Elevated Raised Garden Bed

8 Materials
5 Hours

Why elevated raised garden bed?

1. It’s cheaper than store-bought.

2. It’s more comfortable to tend to (no need to bend over and hurt your back)

3. It looks so esthetically pleasing.

4. It might protect from small animals (let’s see if it will protect the garden from squirrels- would love to hear your ideas in the comments)

Find a detailed tutorial on my blog.

Cut wood

Cut wood according to instructions from my website or YouTube video.

Make the frame

Attach 2x10s together to create a frame.

Make legs

Make legs for the frame by attaching together 2x6 and 2x4.

Attach 2x2 in the bottom.

Attach 2x2 in the bottom to create support for the bottom of the garden bed and lay down 2x6s for flooring.

Make the grid

The store I went to didn’t carry lattice so I had to improvise. I used 1x2x8 to make dividers and just screws to connect them.

Add soil.

I ran into a problem of uneven ground. Our backyard doesn’t have much of even space and wherever it’s even, it’s in the shade most of the time.

I had to dig 2 holes for back legs and elevate the front legs.

When it was super stable it was time to add soil.

Time to grow your veggies!

For more detailed instructions visit http://ifonlyapril.com or a video version on YouTube channel.

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Want more details about this and other DIY projects? Check out my blog post!


Have a question about this project?

3 questions
  • JanineDucie
    on Jun 30, 2020

    Great Job, but what about drainage.

    Surely eventually the water will affect the wood?

    Apologies if this is a silly question, I am DIY challenged!

    • April
      on Jun 30, 2020

      Thank you, Janice!

      it’s a very valid concern!

      when I lined up the bottom with wooden planks, I left about 1/4 of an inch in between. I put on top the fiberglass screening so the dirt doesn’t fall out.

      I’m not sure how long the garden will last, since I made it with pressure treated wood. But my estimate would be around 5-10 years. If you are looking for something more durable, cedar would be a better option, but it also more expensive!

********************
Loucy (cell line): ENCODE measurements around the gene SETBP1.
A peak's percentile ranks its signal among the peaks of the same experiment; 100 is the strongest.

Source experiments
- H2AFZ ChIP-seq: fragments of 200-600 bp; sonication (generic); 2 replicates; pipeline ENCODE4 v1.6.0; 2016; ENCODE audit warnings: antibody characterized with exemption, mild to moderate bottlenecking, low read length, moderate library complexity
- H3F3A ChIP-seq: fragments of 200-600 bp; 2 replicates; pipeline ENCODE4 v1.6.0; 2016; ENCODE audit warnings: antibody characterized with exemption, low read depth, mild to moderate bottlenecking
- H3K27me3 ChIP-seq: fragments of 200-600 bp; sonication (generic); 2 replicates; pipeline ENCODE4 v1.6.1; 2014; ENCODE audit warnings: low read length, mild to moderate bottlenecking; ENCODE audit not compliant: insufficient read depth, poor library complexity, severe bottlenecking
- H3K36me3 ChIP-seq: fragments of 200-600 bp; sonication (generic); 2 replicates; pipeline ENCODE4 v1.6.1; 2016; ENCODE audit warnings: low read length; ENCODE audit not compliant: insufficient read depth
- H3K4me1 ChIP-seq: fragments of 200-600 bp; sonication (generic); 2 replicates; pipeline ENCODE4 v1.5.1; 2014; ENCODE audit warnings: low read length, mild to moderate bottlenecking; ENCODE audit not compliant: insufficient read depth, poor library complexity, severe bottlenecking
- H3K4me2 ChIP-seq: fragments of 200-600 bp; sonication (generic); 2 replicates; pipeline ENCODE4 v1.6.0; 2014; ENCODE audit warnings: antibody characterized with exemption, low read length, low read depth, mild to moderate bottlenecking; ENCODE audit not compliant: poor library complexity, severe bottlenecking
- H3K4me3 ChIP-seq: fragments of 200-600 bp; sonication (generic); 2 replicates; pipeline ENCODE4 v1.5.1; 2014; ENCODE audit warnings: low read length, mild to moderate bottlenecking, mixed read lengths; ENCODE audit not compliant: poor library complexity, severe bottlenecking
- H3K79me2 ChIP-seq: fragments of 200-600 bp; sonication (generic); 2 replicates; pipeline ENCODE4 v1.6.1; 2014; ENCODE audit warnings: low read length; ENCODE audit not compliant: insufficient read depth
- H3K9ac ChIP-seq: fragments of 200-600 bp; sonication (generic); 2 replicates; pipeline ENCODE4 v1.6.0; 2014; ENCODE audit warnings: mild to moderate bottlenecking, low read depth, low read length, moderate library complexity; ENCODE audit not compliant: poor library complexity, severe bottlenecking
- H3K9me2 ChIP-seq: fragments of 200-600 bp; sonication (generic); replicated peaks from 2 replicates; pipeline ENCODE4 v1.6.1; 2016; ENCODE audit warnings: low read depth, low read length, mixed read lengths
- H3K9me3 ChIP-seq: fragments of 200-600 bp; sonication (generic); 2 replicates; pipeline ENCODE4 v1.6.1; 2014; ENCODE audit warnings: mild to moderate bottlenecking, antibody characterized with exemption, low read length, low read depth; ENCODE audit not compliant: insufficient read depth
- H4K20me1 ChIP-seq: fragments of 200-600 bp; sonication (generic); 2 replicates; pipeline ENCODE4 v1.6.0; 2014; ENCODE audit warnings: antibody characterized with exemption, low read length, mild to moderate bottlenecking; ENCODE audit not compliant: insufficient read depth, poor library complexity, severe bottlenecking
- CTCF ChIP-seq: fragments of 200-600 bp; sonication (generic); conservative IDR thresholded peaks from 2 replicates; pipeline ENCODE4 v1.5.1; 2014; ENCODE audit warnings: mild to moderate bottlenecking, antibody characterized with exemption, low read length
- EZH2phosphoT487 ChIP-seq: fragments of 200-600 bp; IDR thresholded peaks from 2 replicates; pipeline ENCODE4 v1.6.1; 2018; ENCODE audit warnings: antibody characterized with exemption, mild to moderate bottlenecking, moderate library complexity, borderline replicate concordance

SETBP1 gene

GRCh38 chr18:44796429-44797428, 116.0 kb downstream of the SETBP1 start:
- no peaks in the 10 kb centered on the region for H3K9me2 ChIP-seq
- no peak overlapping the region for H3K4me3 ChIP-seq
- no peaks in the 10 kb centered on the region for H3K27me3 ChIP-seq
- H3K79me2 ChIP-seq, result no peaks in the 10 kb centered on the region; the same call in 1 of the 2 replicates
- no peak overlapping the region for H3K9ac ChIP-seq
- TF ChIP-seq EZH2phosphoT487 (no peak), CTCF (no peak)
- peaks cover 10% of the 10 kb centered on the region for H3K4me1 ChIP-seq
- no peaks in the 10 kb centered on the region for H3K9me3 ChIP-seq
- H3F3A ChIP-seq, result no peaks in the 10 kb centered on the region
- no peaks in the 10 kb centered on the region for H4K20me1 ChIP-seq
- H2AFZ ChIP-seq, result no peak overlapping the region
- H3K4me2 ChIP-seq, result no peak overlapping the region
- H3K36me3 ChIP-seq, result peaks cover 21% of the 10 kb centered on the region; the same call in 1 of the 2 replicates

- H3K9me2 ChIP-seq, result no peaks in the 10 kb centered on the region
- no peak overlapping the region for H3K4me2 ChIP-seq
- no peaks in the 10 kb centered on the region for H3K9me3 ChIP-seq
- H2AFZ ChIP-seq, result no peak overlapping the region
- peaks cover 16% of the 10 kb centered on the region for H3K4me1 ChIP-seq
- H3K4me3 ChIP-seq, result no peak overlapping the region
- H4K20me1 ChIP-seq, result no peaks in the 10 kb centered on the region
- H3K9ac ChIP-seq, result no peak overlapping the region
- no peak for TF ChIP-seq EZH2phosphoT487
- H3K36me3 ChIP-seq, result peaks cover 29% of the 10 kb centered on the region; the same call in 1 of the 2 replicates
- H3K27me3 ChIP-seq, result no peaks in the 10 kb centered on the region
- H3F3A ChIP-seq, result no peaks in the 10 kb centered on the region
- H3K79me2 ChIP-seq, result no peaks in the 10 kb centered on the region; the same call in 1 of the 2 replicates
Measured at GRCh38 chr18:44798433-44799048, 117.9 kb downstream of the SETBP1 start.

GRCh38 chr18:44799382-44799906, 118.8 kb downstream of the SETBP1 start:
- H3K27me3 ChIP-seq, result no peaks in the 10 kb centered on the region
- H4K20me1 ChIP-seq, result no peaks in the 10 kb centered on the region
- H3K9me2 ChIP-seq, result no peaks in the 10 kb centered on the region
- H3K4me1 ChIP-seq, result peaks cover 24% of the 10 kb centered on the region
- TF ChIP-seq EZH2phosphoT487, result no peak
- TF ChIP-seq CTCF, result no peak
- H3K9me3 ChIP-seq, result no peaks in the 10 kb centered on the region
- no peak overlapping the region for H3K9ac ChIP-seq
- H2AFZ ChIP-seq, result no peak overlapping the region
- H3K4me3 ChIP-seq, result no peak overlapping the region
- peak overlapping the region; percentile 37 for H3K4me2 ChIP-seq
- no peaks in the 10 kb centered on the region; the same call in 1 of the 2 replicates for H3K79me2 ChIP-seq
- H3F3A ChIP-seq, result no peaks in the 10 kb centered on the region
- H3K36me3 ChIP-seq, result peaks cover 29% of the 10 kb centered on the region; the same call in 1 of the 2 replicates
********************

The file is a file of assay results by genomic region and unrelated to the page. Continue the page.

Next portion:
I have more details on my blog, just wrote a summary of the blog here. So if you are interested in more details, visit my blog :) or google “if only april raised garden bed”.

      I hope that helps and let me know if you have any other questions!:)

  • Donna Rolstad Zimmer
    on Jun 30, 2020

    Was any type of liner used or was dirt for plantings placed directly on the wood?

    • April
      on Jun 30, 2020

      I'm growing tomatoes, cucumbers, already harvested radishes, lettuce, spinach and a lot of herbs. Carrots are still in the developing stage :D

      It's about 8 inches deep so there are still plenty of root vegetables to grow.

  • Em
    on Jun 30, 2020

    What is the reason for the lattice?

    • April
      on Jun 30, 2020

      Hi Em,

      I made my garden based on Mel's Bartholomew book "Square Foot Gardening". It's a wonderful resource for anyone who wants to start a garden. He goes in a lot of detail why it's easier and more efficient to divide your garden in little squares using lattice. You can read in more detail in his book, but in summary it's easier to attend to, it's more efficient (you replant it as you go and the crop is ready), and I think it looks just amazing :)

Join the conversation

3 of 16 comments
  • Stacy Gray
    on Jul 1, 2020

    Hi Cyndee. I've turned my deck into a tropical oasis and the squirrels love to come and dig up my planters! I've been using pelleted hen manure sprinkled on top of the soil. They hate the smell and leave my plants alone! Plus, my plants get a boost of fertilizer!

    • April
      on Jul 2, 2020

      Oh Stacy! I feel your pain! Squirrels has been visiting my garden non stop in the beginning. I put a hat on top of tomato cage and it seems to scare them off😅

      Thats such a great tip though! Where did you get pen manure?

  • Stacy Gray
    on Jul 1, 2020

    I meant to address my comment to April, lol! Sorry Cyndee!😆

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